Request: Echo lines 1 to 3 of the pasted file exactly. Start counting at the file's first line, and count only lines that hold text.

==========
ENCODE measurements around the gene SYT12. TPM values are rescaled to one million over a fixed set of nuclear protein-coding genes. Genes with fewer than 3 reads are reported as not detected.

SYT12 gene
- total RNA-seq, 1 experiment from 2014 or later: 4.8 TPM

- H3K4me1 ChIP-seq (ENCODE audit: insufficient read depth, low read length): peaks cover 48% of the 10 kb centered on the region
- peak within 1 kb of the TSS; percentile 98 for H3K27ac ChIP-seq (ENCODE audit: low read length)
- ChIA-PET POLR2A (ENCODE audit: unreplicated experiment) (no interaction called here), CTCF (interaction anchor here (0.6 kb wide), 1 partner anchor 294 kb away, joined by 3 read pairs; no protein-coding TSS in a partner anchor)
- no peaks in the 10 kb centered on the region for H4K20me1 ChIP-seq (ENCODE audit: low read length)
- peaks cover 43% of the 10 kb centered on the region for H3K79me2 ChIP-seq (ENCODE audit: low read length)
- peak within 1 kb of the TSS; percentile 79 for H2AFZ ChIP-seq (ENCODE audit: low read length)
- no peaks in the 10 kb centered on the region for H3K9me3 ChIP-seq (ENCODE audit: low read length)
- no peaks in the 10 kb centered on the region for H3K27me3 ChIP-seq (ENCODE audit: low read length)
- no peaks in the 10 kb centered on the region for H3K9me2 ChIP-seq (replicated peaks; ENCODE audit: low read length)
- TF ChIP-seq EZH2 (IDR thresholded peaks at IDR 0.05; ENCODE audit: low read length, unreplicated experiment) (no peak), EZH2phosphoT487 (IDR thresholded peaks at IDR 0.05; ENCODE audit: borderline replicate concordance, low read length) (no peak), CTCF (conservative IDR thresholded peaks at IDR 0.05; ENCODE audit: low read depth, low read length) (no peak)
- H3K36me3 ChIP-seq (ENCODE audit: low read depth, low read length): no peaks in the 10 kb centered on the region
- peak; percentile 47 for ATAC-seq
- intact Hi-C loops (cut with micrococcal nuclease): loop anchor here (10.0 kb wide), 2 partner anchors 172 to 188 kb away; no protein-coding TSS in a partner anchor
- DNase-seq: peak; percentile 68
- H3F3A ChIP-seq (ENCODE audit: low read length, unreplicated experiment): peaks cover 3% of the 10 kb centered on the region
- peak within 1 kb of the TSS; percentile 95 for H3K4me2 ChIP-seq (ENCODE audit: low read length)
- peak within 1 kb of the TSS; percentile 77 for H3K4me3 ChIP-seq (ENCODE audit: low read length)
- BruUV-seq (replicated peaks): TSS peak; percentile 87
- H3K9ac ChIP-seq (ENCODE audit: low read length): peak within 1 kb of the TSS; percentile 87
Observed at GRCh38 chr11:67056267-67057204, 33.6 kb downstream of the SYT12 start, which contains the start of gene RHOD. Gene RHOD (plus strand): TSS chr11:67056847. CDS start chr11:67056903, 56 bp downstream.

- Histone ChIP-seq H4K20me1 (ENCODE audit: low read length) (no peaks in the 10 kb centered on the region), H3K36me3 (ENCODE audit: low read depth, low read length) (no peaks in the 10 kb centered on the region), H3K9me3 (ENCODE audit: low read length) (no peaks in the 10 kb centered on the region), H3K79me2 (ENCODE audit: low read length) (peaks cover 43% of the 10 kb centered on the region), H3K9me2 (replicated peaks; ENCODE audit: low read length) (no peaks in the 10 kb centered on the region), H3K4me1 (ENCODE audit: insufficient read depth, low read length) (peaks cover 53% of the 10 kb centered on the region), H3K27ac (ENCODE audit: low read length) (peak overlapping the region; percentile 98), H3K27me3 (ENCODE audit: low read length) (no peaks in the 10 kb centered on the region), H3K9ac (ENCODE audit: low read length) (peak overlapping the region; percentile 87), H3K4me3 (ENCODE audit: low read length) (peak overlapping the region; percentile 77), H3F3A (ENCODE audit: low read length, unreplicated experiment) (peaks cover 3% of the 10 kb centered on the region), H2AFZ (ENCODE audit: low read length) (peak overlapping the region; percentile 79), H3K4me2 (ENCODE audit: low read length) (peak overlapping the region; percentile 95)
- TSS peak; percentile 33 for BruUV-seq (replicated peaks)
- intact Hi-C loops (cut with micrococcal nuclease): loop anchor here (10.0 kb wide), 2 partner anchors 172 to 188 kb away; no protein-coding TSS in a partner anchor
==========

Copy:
ENCODE measurements around the gene SYT12. TPM values are rescaled to one million over a fixed set of nuclear protein-coding genes. Genes with fewer than 3 reads are reported as not detected.

SYT12 gene
- total RNA-seq, 1 experiment from 2014 or later: 4.8 TPM